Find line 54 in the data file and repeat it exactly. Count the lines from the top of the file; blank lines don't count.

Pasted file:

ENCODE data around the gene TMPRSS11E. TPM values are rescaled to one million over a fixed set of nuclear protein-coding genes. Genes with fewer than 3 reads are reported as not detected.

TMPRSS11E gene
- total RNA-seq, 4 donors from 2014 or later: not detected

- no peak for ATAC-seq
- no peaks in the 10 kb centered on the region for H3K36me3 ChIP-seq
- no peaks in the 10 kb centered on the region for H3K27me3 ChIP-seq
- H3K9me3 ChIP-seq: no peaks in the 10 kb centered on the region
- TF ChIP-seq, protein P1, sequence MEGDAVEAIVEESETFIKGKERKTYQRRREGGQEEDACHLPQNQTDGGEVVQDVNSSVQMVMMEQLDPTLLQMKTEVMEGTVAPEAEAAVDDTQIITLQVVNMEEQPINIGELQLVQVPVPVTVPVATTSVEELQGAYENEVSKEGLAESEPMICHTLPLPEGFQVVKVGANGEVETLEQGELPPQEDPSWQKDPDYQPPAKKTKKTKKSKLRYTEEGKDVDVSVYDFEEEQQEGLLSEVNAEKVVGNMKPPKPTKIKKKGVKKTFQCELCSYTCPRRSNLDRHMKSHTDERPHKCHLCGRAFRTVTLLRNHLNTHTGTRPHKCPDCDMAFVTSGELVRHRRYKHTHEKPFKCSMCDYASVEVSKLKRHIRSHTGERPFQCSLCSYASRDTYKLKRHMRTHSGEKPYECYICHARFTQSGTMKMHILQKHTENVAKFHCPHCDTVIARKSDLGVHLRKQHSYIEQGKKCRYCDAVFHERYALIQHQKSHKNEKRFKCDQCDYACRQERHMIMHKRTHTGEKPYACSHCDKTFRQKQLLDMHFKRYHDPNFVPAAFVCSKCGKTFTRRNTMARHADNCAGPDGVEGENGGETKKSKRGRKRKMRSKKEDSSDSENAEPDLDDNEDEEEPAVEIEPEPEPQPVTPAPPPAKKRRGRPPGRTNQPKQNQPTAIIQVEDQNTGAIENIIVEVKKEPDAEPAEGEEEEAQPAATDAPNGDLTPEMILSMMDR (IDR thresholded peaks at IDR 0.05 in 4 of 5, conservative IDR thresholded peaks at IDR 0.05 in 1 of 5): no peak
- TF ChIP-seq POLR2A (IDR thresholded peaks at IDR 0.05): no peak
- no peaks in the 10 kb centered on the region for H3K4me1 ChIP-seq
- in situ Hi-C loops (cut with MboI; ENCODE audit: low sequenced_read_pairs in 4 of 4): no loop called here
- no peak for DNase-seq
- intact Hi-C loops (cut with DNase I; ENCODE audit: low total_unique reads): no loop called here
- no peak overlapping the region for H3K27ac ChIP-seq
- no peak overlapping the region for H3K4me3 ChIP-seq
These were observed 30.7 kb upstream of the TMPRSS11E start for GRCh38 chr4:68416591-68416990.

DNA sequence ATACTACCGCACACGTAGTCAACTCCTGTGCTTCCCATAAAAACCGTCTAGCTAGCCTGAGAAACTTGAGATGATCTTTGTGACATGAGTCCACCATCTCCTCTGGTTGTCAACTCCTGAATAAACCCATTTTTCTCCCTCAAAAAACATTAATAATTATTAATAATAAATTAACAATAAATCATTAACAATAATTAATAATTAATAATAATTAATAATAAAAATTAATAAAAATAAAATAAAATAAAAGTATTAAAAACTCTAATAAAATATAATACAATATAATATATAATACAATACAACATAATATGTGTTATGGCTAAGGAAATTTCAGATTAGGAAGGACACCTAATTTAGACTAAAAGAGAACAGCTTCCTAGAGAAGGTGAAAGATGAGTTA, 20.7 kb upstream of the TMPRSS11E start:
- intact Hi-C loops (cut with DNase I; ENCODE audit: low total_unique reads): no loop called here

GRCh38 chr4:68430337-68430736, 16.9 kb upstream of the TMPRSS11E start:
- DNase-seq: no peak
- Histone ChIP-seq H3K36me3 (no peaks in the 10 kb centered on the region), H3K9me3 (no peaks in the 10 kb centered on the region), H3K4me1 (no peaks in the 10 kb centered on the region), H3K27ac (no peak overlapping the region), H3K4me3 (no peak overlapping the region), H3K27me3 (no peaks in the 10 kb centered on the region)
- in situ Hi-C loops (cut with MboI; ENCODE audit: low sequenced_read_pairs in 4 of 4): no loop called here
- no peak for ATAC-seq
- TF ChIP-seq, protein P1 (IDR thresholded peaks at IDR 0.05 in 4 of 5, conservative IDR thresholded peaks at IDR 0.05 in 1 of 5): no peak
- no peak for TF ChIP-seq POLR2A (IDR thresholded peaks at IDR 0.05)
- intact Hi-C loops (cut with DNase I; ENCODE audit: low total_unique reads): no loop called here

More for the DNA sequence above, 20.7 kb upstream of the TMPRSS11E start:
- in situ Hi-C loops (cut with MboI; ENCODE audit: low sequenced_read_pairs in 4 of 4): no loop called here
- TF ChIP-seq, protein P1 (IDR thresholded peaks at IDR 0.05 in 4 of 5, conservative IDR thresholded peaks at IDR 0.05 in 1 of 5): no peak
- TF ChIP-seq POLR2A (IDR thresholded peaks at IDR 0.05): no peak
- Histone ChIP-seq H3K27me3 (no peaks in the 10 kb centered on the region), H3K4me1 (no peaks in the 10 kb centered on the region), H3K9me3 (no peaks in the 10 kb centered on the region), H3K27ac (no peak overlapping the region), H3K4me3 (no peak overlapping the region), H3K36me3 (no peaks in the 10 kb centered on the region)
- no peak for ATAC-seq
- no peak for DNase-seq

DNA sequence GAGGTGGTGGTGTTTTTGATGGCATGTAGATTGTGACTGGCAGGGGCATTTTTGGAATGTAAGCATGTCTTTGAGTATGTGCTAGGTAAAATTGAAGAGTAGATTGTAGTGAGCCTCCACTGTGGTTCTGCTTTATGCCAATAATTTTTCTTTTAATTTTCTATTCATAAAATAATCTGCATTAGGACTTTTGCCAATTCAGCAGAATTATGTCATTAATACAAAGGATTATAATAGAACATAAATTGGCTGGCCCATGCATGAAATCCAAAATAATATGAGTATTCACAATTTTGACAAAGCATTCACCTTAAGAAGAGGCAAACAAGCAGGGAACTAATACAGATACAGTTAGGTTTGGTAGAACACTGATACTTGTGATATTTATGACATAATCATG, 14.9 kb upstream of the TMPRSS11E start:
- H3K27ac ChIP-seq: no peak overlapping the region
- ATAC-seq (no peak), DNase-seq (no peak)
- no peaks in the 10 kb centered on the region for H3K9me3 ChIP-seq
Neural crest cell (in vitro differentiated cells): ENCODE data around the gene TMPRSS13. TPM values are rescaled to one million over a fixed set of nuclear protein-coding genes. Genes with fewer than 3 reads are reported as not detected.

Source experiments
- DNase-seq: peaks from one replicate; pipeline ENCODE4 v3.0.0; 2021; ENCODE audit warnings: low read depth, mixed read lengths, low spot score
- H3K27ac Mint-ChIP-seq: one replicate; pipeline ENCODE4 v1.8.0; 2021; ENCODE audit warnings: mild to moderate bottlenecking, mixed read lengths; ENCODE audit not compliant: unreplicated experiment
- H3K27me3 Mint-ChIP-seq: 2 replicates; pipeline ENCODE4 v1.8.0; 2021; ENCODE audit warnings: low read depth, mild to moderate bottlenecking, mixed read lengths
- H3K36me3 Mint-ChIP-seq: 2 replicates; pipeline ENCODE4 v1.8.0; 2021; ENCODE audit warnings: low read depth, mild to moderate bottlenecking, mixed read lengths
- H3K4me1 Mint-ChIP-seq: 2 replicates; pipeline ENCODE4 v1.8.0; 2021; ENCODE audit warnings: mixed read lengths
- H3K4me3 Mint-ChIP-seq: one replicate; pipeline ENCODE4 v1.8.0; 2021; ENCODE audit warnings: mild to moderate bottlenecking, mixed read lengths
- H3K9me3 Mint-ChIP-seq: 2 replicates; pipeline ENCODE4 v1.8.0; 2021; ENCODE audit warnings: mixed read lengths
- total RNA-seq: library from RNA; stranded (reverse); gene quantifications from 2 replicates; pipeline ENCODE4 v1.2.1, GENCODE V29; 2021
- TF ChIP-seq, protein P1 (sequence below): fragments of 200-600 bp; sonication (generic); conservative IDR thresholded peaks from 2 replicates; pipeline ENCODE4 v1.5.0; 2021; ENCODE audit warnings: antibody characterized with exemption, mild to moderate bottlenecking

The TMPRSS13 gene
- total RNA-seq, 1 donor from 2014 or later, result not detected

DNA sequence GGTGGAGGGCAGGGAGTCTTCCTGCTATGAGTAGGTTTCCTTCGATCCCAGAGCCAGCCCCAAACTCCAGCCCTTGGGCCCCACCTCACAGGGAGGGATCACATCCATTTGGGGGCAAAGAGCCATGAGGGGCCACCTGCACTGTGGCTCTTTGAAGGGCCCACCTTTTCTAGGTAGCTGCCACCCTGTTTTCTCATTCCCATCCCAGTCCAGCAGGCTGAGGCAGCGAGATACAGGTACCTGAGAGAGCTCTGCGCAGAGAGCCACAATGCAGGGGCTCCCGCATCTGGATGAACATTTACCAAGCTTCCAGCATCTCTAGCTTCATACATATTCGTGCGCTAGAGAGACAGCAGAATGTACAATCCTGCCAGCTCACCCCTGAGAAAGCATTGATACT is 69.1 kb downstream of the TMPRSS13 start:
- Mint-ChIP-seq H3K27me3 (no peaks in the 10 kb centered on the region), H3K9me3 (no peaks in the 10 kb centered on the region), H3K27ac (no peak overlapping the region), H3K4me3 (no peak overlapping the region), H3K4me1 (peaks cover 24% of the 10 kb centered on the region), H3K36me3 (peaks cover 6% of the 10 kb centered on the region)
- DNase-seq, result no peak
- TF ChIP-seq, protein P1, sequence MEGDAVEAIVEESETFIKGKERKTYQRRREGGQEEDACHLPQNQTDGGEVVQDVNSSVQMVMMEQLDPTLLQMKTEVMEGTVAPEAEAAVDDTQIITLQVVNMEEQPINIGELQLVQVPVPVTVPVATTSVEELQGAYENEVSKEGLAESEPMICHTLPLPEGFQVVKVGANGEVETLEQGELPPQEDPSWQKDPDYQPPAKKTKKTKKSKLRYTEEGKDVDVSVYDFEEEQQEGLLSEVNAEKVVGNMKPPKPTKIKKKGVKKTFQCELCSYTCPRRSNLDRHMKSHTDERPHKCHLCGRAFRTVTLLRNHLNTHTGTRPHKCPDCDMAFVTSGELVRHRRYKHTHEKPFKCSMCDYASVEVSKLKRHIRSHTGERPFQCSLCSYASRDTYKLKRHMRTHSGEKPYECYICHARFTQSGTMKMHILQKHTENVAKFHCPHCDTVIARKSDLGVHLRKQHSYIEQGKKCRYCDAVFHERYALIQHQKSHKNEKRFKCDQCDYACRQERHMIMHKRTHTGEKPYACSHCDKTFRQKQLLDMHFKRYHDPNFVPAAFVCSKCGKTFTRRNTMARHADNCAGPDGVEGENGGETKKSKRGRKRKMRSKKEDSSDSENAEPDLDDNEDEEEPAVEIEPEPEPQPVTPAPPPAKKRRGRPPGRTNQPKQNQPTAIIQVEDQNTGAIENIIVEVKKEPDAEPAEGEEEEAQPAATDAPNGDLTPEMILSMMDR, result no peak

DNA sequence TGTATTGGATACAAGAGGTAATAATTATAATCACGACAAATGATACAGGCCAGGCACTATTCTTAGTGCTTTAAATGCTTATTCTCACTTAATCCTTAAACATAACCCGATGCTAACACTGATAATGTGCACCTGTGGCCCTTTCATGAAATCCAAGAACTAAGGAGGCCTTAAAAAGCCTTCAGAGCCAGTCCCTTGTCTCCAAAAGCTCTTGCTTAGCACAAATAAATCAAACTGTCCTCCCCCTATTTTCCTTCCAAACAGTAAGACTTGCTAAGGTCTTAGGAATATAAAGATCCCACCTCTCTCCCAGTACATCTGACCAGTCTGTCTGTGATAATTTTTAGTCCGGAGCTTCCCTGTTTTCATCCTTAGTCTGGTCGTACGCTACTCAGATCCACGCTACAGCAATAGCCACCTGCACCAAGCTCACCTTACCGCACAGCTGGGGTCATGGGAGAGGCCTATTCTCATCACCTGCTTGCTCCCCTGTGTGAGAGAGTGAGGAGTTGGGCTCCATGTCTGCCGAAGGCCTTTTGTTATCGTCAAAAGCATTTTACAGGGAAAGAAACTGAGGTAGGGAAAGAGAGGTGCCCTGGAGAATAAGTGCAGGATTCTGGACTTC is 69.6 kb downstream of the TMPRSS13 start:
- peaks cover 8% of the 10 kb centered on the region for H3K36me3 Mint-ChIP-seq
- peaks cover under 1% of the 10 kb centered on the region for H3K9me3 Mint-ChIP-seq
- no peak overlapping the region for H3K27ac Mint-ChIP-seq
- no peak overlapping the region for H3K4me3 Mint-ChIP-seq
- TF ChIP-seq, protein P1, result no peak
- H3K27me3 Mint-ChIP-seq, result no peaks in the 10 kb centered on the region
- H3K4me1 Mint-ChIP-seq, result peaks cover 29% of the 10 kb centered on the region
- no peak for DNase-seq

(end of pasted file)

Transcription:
- TF ChIP-seq, protein P1, sequence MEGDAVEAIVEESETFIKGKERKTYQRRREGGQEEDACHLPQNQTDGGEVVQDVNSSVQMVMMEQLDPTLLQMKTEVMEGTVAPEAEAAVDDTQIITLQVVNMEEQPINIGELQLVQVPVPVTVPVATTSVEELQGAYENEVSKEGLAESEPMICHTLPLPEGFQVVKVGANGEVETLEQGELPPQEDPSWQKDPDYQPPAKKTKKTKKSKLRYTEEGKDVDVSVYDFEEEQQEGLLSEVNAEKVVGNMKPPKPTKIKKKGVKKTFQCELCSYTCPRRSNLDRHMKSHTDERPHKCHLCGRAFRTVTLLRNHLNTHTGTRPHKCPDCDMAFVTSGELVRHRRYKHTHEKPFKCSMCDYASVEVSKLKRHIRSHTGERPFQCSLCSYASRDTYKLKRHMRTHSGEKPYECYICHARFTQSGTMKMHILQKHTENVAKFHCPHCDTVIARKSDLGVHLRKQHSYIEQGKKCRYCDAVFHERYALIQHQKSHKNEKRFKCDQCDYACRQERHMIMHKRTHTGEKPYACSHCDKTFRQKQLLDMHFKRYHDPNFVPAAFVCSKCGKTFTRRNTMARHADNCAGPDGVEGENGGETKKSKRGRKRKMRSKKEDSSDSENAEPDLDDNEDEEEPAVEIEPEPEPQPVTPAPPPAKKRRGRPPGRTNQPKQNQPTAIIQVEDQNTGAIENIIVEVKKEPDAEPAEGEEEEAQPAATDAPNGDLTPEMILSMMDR, result no peak